The battle of Monroe’s Crossroads was the last major cavalry battle of the American Civil War, and took place late in Sherman’s victorious march through the heart of the Confederacy. It saw the Confederate cavalry of Wade Hampton ambush the over-confident Union forces of Hugh Judson Kilpatrick (one of many Union cavalry commanders was wasn’t really up to the job). At first the Confederates had everything their own way, and forced Kilpatrick to flee from his quarters as they overran his camp, but the Confederates were unable to take full advantage of their early success, Kilpatrick rallied his men, and the battle ended as a clear Union victory.
Kilpatrick didn’t have a terribly impressive reputation as a cavalry commander, and had been caught out on more than one occasion before Monroe’s crossroads, but clearly didn’t learn from his mistakes. He failed to post proper pickets around his campsite at Monroe’s Crossroads, and as a result Wade Hampton was given a rare chance to carry out an ambush of an entire enemy command. Wittenberg traces the two men’s road to the crossroads, looks at Hampton’s plan of attack, and then takes us into the battle itself. Part of the Confederate force managed to catch the Union troops entirely unawares, with many men still in their tents, but at this stage Hampton’s own planning becomes suspect. He failed to order a proper examination of the area some of his troops were meant to advance across, and as a result a large part of his command got stuck in a swamp and was unable to play its proper part in the attack. We then move onto Kilpatrick’s impressive response - after escaping from his quarters, he managed to rally his command and lead a counterattack that eventually forced the Confederates to retreat.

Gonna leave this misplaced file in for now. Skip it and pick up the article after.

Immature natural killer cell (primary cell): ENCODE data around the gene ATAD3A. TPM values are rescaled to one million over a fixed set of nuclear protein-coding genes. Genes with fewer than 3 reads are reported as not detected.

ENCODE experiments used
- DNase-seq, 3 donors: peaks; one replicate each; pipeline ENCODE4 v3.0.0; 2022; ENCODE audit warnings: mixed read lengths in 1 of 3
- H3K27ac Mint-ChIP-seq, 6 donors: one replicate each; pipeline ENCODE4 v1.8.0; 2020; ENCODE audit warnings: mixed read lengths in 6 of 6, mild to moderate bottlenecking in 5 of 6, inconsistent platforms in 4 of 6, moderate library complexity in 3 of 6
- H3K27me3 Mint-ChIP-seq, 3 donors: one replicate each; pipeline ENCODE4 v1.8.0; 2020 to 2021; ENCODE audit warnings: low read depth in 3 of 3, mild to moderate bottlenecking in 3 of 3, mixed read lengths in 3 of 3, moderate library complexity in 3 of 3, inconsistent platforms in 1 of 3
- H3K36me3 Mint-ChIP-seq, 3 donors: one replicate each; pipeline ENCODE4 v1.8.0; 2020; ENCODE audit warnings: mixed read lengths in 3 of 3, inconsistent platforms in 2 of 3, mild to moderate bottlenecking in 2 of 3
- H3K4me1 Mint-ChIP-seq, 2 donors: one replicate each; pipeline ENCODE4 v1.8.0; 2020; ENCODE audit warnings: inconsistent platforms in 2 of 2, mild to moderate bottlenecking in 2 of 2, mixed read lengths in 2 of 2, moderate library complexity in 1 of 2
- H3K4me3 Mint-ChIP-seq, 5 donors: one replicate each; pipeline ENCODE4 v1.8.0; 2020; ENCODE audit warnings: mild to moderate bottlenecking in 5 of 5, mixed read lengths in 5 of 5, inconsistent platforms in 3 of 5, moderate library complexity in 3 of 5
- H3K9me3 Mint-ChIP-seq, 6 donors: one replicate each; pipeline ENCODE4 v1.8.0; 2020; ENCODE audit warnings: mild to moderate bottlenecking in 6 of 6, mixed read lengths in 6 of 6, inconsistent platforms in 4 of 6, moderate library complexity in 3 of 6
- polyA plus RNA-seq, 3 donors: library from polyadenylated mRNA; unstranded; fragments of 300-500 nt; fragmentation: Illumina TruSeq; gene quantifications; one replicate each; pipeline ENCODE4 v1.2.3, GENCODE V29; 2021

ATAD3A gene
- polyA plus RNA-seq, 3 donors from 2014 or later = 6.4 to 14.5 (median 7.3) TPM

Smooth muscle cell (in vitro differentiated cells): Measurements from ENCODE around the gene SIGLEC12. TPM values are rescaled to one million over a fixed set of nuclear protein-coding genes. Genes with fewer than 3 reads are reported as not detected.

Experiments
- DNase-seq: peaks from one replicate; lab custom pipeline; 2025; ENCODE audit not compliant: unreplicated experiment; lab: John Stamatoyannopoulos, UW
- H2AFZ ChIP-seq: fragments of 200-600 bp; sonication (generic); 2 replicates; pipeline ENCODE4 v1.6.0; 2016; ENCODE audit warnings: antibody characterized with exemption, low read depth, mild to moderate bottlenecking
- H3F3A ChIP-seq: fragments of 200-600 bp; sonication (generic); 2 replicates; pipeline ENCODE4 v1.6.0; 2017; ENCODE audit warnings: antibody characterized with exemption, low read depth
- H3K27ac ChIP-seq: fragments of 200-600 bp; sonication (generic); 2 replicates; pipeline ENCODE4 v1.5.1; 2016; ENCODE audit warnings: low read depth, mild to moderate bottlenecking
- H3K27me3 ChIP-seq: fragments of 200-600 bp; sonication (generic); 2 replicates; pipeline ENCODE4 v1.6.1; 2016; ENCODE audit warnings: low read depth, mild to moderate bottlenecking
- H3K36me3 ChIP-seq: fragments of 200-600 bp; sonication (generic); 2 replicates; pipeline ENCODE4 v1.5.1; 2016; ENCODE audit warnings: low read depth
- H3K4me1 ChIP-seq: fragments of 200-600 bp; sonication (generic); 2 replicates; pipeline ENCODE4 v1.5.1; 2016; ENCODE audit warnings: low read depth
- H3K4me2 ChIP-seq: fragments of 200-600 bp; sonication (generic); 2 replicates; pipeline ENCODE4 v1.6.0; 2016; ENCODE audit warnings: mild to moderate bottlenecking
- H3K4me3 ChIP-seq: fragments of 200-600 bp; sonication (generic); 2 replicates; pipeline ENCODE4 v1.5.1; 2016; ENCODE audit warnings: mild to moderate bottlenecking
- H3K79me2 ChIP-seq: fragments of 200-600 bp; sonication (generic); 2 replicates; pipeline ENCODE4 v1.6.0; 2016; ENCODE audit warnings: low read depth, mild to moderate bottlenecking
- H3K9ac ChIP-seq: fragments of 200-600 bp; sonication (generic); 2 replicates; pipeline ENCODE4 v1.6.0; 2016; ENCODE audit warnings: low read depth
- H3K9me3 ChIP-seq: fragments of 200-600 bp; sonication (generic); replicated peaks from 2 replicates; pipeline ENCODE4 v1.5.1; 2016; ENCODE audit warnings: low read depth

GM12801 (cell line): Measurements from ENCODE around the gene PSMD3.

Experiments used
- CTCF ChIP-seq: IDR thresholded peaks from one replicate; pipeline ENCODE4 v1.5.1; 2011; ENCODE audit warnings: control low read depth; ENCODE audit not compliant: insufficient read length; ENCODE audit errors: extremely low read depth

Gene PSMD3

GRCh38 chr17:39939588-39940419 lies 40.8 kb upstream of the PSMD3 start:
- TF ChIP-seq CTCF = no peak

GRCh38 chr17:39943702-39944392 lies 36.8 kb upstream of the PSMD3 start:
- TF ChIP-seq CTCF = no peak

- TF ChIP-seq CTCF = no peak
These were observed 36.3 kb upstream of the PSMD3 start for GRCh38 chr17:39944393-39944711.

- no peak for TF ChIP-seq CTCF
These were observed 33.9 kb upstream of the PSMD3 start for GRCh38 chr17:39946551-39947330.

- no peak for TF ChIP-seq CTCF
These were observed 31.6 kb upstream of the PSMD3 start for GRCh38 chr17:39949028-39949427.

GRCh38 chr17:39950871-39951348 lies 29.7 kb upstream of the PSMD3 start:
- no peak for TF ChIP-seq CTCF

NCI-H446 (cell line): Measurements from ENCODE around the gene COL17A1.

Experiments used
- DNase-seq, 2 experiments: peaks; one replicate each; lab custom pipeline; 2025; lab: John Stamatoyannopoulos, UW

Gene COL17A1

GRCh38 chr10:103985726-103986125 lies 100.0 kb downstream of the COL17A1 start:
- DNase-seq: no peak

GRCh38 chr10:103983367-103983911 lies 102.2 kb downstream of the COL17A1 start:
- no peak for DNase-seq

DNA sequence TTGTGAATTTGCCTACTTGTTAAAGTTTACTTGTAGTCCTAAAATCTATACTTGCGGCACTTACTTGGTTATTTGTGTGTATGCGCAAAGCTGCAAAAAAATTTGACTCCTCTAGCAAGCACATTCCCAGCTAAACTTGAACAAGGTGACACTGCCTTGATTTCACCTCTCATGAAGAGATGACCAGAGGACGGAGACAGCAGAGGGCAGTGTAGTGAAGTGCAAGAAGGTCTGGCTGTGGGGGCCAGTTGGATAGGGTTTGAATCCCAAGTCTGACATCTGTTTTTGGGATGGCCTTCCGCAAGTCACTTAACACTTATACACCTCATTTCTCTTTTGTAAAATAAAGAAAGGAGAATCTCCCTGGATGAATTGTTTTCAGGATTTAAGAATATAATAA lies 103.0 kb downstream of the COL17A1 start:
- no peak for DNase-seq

Wittenberg then moves on to follow the last few days of the war, looking at the impact the battle had on the final few battles of Sherman’s campaign. There is perhaps a tendency here to over-emphasis the impact Hampton’s early success at Monroe’s Crossroads had on the campaign, which did end without another Confederate victory. I’d say the author is also someone over-impressed with the initial Confederate success in the battle, which owned far more to Kilpatrick’s carelessness than it did to Hampton’s plans, but otherwise this is a wall balanced account of a relatively obscure but interesting Civil War battle.
1 - Hugh Judson Kilpatrick and his Federal Dragoons
2 - Wade Hampton and his Confederate Cavaliers
3 - A Sure Sign of Things to Come
4 - Groping in the Dark
5 - 'We Fell upon the Camp like a Small Avalanche'
6 - 'One of the Most Terrific Hand-to-Hand Encounters I Ever Witnessed'
7 - The Aftermath
8 - A Critical Assessment
Author: Eric Wittenberg
Publisher: Savas Beatie